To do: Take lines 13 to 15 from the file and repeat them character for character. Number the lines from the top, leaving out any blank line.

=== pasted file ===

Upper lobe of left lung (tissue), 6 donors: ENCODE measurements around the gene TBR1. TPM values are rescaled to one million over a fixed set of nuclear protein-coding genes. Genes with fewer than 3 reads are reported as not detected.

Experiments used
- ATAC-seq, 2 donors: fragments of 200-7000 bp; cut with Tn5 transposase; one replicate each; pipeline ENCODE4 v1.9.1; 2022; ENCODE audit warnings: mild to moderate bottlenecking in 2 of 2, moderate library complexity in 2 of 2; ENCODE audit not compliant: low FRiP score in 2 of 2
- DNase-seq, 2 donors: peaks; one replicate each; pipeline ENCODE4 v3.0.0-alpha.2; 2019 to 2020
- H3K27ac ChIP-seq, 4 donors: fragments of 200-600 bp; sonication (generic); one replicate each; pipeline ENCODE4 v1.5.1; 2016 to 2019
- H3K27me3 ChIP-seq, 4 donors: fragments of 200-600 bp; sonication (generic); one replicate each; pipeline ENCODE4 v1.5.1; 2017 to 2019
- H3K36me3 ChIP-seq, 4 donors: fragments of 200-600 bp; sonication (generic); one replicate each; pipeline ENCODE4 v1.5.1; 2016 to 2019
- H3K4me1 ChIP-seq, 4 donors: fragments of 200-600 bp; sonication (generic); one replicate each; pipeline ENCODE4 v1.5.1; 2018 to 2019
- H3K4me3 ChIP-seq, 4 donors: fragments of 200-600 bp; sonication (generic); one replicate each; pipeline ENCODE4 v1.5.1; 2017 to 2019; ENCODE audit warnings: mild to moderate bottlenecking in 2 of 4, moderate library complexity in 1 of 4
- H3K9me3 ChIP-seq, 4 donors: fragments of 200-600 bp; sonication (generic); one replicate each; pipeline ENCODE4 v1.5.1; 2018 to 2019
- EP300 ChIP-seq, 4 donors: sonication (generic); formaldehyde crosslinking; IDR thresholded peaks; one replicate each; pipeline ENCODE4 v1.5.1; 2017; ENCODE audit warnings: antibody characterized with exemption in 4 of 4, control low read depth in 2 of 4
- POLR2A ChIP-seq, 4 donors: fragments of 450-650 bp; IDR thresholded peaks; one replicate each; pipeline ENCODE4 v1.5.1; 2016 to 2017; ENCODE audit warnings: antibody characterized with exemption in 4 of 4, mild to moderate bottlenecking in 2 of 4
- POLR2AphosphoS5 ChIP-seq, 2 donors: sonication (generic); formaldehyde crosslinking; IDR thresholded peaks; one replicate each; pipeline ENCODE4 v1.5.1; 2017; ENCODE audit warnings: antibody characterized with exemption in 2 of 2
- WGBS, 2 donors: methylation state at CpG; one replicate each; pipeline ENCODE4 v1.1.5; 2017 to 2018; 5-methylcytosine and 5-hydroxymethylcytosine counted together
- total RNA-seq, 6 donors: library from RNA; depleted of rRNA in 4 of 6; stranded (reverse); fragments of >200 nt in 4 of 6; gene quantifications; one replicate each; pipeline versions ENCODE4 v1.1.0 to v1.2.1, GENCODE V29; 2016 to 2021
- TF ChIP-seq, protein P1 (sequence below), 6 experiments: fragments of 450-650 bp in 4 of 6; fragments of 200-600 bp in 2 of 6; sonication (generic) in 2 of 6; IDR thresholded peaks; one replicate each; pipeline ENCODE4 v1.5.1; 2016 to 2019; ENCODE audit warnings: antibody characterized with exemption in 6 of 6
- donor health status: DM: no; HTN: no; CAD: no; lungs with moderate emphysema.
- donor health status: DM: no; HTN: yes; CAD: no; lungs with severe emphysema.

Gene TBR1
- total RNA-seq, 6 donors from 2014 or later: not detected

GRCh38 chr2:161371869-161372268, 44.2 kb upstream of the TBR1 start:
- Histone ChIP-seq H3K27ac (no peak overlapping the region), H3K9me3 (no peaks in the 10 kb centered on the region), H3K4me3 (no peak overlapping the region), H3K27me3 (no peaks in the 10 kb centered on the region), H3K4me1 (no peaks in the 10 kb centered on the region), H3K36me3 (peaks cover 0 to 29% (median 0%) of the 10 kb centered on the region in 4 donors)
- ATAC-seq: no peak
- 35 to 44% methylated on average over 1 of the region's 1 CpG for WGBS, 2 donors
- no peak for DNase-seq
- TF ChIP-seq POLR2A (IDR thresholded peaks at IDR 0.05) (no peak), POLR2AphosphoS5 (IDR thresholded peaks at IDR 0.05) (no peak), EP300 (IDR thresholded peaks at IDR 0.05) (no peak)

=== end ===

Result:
- POLR2AphosphoS5 ChIP-seq, 2 donors: sonication (generic); formaldehyde crosslinking; IDR thresholded peaks; one replicate each; pipeline ENCODE4 v1.5.1; 2017; ENCODE audit warnings: antibody characterized with exemption in 2 of 2
- WGBS, 2 donors: methylation state at CpG; one replicate each; pipeline ENCODE4 v1.1.5; 2017 to 2018; 5-methylcytosine and 5-hydroxymethylcytosine counted together
- total RNA-seq, 6 donors: library from RNA; depleted of rRNA in 4 of 6; stranded (reverse); fragments of >200 nt in 4 of 6; gene quantifications; one replicate each; pipeline versions ENCODE4 v1.1.0 to v1.2.1, GENCODE V29; 2016 to 2021